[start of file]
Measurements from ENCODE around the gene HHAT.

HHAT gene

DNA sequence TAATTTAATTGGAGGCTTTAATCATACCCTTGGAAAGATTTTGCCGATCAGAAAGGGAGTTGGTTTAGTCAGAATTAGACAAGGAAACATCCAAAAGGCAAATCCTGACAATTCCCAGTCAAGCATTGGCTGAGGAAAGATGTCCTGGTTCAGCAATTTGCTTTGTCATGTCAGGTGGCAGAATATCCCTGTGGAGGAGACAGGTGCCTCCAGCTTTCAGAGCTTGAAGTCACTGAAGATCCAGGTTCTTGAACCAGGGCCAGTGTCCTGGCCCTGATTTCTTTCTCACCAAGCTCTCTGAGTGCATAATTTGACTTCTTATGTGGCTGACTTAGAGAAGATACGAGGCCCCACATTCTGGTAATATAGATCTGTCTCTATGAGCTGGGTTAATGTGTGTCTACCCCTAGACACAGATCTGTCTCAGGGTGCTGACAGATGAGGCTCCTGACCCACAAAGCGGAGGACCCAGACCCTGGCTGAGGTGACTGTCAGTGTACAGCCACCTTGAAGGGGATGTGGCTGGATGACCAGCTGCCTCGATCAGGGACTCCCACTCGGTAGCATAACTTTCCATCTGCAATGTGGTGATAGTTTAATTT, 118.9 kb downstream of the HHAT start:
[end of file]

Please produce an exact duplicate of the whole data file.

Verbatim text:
Measurements from ENCODE around the gene HHAT.

HHAT gene

DNA sequence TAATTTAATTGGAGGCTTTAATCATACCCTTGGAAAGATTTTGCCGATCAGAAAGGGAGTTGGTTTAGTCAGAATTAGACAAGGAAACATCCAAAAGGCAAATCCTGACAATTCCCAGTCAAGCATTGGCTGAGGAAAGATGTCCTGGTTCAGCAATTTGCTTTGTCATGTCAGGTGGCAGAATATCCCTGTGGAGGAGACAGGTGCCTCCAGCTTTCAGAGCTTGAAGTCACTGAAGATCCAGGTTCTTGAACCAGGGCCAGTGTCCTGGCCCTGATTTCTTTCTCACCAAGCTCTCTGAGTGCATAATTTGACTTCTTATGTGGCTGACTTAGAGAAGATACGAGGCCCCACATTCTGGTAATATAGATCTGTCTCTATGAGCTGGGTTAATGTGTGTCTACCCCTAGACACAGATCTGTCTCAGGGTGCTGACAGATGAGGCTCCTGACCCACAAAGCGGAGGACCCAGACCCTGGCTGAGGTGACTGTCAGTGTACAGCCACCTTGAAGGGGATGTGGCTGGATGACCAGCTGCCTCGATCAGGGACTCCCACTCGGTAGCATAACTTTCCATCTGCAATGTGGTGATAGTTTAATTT, 118.9 kb downstream of the HHAT start: